Due to a jigsaw puzzle of judicial decisions, companies and controlling shareholders have had to deal with continuing uncertainty as to the standard of review that a Delaware court would apply to a going private transaction with a controlling shareholder. Without certainty as to the applicable standard of review, deal professionals have been left to structure key elements of these transactions based on intuition and “feel” for what will pass scrutiny under the circumstances. In late May, however, Chancellor Strine provided welcome clarity on this process in his decision in the In re: MFW Shareholders Litigation action.

The MFW case arose from the proposed acquisition of M&F Worldwide by its 43% shareholder, MacAndrews & Forbes. In making its initial proposal, the shareholder made clear that it expected the company to establish a special committee of M&F’s independent directors, that it would not proceed with the transaction unless it was approved by a majority of M&F’s minority shareholders and that it would not bypass the special committee (i.e., the committee had the authority to “just say no”). After negotiating with the special committee, the controlling shareholder raised its price by approximately 4%, ultimately agreeing to pay a 47% premium to M&F’s price before announcement of the offer. Holders of 65% of the shares held by the minority shareholders voted to approve the transaction.

In the MFW decision, Chancellor Strine applied the business judgment rule, rather than the higher-scrutiny “entire fairness” standard, to his review of the transaction. In applying this lower-level scrutiny to the transaction, the Court granted the defendants’ motion for summary judgment and dismissed the plaintiff shareholder claims.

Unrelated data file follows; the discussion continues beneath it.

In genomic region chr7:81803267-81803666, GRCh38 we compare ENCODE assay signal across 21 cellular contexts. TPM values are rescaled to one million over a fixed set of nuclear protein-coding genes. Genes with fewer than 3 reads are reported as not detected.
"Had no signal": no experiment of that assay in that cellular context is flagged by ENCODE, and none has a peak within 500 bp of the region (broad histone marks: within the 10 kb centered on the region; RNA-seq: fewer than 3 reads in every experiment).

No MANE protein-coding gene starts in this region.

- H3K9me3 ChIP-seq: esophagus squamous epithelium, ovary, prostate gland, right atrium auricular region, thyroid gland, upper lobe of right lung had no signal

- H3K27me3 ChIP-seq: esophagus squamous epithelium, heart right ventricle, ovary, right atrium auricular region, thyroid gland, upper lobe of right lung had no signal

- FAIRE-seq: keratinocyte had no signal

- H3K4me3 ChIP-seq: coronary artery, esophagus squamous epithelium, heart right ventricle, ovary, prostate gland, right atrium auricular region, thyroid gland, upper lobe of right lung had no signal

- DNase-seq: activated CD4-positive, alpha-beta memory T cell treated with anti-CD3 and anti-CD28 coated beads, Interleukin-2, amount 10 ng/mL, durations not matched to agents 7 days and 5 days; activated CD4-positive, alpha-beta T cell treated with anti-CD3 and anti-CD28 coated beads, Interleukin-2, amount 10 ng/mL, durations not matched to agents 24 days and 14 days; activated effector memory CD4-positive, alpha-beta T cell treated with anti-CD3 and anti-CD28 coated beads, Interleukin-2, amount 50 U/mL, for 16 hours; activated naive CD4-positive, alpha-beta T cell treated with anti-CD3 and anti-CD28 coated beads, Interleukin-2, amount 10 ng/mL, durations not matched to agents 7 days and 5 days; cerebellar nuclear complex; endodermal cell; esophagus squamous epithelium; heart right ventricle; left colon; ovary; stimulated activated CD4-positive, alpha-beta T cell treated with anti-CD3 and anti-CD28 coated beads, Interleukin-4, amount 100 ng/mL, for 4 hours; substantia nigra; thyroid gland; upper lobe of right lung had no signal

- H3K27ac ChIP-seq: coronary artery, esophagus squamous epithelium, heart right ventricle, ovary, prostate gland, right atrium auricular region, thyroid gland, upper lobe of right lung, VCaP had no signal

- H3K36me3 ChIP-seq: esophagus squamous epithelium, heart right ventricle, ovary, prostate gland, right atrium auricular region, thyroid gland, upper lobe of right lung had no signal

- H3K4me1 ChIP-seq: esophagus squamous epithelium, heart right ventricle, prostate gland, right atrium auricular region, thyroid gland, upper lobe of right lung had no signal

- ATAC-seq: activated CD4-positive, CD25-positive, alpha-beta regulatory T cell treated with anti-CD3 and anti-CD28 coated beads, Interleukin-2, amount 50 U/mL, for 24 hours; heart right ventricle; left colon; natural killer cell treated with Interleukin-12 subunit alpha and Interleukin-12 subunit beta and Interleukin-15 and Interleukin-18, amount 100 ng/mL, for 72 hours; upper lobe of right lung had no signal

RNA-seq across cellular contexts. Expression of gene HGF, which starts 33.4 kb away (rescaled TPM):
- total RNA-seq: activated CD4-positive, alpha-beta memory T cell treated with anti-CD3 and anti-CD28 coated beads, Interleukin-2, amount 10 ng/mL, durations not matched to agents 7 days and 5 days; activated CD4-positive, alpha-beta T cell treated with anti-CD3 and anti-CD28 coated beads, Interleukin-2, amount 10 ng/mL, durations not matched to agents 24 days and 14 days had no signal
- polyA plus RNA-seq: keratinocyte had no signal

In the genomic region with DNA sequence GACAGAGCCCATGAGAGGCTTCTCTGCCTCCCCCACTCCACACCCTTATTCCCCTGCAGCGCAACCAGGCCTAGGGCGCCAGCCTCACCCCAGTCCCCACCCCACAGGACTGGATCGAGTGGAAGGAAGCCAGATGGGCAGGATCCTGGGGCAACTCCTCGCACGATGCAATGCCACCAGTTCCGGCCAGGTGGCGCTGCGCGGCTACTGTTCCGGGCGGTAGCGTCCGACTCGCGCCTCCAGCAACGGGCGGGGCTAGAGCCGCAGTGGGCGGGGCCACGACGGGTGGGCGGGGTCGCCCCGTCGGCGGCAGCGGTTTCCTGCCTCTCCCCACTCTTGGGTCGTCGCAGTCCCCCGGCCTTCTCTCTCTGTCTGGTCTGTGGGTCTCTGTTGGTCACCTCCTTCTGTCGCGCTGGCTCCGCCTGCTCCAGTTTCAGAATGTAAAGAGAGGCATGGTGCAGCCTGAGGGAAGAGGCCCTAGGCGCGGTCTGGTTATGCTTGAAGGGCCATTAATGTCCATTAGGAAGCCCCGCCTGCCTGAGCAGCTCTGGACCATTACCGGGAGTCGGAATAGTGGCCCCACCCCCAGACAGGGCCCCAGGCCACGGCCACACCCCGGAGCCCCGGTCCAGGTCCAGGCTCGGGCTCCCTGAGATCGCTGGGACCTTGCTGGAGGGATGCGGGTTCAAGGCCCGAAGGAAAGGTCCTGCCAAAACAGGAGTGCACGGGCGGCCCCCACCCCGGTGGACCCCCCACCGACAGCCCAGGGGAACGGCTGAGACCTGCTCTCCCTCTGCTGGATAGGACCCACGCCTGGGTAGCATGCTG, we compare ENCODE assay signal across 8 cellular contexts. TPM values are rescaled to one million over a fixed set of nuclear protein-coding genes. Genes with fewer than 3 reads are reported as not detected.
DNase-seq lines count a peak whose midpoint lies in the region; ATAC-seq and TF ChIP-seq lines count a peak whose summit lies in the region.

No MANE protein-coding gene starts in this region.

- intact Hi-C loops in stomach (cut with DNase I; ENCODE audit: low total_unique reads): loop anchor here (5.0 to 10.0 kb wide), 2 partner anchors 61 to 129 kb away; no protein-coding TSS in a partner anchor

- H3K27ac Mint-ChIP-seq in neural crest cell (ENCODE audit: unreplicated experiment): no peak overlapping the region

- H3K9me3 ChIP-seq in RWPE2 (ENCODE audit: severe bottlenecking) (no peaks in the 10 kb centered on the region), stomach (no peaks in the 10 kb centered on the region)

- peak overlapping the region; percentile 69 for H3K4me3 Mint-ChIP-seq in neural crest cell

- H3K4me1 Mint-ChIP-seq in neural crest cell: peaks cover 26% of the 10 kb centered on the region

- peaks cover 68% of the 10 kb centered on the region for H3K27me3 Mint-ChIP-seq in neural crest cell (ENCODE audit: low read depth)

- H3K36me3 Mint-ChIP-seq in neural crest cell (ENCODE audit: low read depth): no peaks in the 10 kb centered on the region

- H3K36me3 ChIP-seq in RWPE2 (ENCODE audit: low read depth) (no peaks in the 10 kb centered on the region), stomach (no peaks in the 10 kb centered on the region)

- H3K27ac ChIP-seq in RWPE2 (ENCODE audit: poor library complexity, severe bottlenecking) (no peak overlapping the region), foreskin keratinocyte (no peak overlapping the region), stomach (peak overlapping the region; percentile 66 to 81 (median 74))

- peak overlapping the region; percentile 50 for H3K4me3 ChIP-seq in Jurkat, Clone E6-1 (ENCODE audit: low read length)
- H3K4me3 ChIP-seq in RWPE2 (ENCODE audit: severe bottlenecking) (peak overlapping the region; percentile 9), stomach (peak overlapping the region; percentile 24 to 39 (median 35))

In his decision, Chancellor Strine announced that the following six specific conditions would need to be met in order for the business judgment rule to apply to a controlling shareholder transaction: “(i) the controller conditions the procession of the transaction on the approval of both a special committee and a majority of the minority stockholders; (ii) the special committee is independent; (iii) the special committee is empowered to freely select its own advisors and to say no definitively; (iv) the special committee meets its duty of care; (v) the vote of the minority is informed; and (vi) there is no coercion of the minority.”

The clarity of Chancellor Strine’s holding is refreshing. However, in the law of going private transactions, like in skydiving, an eye always needs to be kept on the horizon. First, the MFW decision may be subject to further review of the Delaware Supreme Court, and that Court could obviously take a different view. Second, since MFW did not involve a tender offer, the case does not decide whether a special committee recommendation is now required in order to obtain the benefits of the business judgment rule in the case of a tender offer structure. Chancellor Strine did not impose such a requirement in the context of a tender offer in his 2002 In re Pure Resources decision. Third, even if the “six poi nt test” survi ves Supreme Court review, there is certain to continue to be litigation as to, among other things, the proper mandate that a special committee must have in these circumstances, whether the members of the special committee are appropriately independent, and whether the minority vote is fully informed.